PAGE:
The Precontemplative – Living in Denial

In this post, we will be talking about the first stage of the model of change, the Precontemplative, those who have not, as yet, made the connection between the substance they are abusing and the problems in their lives. Unfortunately, there is no clear program, procedure, or method guaranteed to help such people make the connection, other than trying not to stand between them and the consequences of their own behavior.

Most of us go on with our destructive habits for years until someone or something wakes us up, and unfortunately it’s impossible to predict what it will take to make a individual aware of his or her particular condition. Fairly early in my own recovery, I went along with some AA friends who were invited to tell their stories to a group of men who were confined in a minimum-security facility for alcohol-related offenses in Connecticut. These inmates were in Camp Hartell for a variety of offenses, mostly related to repeated arrests for driving under the influence (DUI), and there were even a few who were in there for what was then called “involuntary vehicular homicide while under the influence,” meaning they were responsible for the death of at least one innocent human being because they chose to continue to drink.

I talked with some of these fellows, and to a man they just couldn’t wait to get back out and “have a beer.” Here they were, locked-up, separated from friends and family, in deep legal trouble, and they couldn’t make the connection between the obvious problems in their lives and the alcohol they were drinking! I’ve worked with many substance abusers in various prison facilities, and in their minds, the problem wasn’t the substance at all, it was always something “else,” something totally out of their control that was responsible for their current situation.

AA will tell you that alcoholism is a disease whose main symptom is that it tells you that you have no disease, but it’s actually much more complex than that. Addiction becomes tied-in with our basic survival instincts, and the “gotta have it’s” override even our most fundamental self-preservation drives. Also, there’s a normal, human attribute, that to a certain extent effects everyone, addicted or not, and that’s the tendency to discount evidence, even very strong evidence, that contradicts something we already believe. The more deeply-held the belief, the stronger the evidence needed to falsify the belief.

We see this in religion, in relationships, and in other areas of our lives. Young-Earth Creationists, for instance, must somehow find a way to ignore or rationalize scientific facts from Biology, Astronomy, Physics, Geology, Paleontology, and virtually every other branch of knowledge in order to maintain their belief in a recent creation. People will stay in untenable relationships, as long as they can continue to deny the obvious evidence that they would be much better off if they simply terminated it.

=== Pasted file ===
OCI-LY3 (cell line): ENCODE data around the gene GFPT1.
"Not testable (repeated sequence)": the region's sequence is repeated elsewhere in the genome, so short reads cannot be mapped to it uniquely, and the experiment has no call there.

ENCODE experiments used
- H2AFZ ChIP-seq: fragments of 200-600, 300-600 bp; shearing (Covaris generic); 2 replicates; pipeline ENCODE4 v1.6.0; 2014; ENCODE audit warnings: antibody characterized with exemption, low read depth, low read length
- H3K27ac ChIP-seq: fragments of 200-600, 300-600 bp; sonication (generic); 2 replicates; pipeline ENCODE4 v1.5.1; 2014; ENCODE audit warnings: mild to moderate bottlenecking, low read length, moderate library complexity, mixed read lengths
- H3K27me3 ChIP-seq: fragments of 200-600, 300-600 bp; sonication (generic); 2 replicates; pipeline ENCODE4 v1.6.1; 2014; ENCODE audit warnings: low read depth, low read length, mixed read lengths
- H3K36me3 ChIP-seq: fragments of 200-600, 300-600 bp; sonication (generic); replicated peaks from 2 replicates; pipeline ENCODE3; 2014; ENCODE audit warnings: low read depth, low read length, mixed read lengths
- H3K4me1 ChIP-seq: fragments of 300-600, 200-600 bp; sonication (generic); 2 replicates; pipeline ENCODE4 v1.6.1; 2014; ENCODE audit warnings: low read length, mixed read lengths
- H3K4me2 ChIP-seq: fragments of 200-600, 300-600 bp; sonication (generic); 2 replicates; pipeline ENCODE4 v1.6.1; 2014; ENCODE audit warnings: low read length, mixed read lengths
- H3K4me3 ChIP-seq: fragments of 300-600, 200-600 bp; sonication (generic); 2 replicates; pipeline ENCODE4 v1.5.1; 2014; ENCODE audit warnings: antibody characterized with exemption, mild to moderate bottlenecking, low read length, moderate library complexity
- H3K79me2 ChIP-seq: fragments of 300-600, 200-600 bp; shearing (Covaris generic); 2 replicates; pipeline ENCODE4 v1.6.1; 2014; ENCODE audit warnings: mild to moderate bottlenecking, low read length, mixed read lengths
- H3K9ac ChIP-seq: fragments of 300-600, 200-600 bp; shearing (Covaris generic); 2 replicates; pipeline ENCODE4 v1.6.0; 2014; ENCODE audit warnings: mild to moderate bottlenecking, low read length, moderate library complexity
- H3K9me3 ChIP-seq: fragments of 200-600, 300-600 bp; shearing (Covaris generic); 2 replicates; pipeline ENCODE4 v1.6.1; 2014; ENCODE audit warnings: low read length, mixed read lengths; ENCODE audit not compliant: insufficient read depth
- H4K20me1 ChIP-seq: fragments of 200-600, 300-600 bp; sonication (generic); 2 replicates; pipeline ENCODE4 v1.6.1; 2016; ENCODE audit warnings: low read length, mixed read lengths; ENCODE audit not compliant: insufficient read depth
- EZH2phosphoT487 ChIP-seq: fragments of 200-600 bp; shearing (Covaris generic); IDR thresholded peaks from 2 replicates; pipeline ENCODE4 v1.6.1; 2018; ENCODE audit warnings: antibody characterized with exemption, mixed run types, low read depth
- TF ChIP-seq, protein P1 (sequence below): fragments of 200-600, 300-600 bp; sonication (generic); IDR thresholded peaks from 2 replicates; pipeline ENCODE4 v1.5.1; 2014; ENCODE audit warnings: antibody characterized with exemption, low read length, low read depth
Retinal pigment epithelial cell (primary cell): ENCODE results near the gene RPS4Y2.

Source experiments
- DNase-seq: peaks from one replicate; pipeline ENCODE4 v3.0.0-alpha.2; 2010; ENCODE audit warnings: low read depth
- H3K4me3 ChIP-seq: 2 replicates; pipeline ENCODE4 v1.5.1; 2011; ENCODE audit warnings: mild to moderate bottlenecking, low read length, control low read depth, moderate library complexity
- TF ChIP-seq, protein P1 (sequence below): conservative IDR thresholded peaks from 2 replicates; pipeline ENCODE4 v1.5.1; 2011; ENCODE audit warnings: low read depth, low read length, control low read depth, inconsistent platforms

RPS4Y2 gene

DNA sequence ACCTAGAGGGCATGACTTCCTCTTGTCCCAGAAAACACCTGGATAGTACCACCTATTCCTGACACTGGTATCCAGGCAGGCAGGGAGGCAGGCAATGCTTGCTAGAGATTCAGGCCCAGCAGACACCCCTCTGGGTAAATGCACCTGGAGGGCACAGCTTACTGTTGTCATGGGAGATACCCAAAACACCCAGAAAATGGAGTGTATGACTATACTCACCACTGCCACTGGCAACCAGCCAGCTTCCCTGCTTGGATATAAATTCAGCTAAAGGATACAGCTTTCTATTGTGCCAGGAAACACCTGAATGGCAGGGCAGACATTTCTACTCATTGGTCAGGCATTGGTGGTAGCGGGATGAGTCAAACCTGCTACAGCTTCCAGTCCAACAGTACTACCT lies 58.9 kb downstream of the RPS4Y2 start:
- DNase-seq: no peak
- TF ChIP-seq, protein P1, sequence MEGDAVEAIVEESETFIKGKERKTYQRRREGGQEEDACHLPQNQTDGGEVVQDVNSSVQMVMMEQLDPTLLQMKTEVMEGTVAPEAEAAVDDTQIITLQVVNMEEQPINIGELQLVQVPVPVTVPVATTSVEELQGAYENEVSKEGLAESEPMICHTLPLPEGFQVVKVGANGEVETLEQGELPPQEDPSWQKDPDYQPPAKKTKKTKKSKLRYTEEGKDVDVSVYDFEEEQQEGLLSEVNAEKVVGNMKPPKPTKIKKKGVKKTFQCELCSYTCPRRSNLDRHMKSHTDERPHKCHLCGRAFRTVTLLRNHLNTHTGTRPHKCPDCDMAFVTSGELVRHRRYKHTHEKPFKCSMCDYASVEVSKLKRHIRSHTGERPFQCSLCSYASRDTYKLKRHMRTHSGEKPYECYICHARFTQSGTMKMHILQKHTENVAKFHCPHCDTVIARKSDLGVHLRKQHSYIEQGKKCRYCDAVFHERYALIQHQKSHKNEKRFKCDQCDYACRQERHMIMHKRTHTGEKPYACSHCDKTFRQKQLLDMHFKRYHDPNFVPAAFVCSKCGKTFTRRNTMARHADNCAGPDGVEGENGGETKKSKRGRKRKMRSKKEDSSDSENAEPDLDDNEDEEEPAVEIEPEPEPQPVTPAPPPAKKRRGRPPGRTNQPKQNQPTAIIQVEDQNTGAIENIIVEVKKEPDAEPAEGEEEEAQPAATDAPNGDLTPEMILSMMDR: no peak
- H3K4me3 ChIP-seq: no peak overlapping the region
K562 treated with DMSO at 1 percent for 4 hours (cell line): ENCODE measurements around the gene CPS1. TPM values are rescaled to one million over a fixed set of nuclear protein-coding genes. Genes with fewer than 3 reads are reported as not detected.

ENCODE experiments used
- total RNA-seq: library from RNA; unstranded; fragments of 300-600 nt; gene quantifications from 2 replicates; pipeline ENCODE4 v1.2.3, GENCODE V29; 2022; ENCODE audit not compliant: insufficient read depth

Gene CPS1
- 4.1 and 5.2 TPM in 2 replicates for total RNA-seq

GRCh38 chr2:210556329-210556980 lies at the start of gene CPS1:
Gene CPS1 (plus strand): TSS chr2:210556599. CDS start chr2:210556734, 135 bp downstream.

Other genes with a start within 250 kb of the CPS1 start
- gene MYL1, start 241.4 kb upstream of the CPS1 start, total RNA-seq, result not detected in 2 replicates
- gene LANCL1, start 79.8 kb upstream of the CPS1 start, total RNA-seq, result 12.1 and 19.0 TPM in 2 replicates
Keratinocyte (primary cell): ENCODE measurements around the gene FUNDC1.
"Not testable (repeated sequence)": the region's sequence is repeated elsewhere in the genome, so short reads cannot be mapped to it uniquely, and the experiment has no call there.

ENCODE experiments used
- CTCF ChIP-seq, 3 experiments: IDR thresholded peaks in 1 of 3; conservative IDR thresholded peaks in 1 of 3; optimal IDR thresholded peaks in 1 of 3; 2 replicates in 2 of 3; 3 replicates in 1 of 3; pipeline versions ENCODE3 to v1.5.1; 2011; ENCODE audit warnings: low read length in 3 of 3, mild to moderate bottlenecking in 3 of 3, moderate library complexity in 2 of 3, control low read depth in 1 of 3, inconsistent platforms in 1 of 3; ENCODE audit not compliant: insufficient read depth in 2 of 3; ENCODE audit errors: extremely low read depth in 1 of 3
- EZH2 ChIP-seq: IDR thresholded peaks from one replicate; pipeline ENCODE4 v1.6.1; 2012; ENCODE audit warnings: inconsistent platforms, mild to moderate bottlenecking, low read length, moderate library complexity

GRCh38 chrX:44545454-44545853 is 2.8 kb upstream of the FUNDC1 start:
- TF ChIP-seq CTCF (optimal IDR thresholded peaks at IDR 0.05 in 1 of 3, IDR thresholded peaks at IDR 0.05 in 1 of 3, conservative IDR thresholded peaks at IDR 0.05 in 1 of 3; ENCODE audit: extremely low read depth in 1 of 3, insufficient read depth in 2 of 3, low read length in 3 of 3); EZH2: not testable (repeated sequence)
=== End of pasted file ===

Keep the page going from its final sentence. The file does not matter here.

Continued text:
It may have sounded as though I was judging those inmates in Camp Hartell. Believe me, I was not! I had tons of evidence, over many years that my drinking was out of control, and chose not to make the connection or do anything about it. I drove drunk literally hundreds of times, and it’s only dumb luck that I didn’t kill myself, my children, or anyone else. Heck, I never even got a DUI, in those days it was “You’ll go straight home, won’t you Pete, and don’t let me catch you again.” Those cops were well-meaning, and thought they were doing me a favor, what they did was simply prolong my drinking career.

In order to progress from the precontemplation to the contemplation stage in this model, the addict must somehow make the connection between his situation and his behavior. Sometimes this happens quickly, as a result of a traumatic life event, a serious talk from a trusted physician, a confrontation from a group of friends or family, or something similar that provides the addict with a “wake-up call.” More often, it occurs more slowly, over a period of months or years.

In this stage, the addict hasn’t really made a decision to change, they are either completely oblivious that the substance is causing a problem in their life, or they are just becoming aware of the possibility. Some people realize quite early in life that alcohol or drugs are a problem for them, and just stop. Others, like me, continue to use, become dependent, and only realize it has become a problem when the evidence piles up so high it can no longer be ignored.

AA calls this point “hitting bottom,” but the problem with this phrase is that it’s been rendered meaningless by the number of people who come-and-go, hitting a new and lower “bottom” each time they stumble back in, swearing that they’ve “really got it this time.” Whatever you call it, it’s a different point for every single dependent person, and what’s important is not the fact that they say they have “finally hit it,” it’s what they decide to do about it that matters.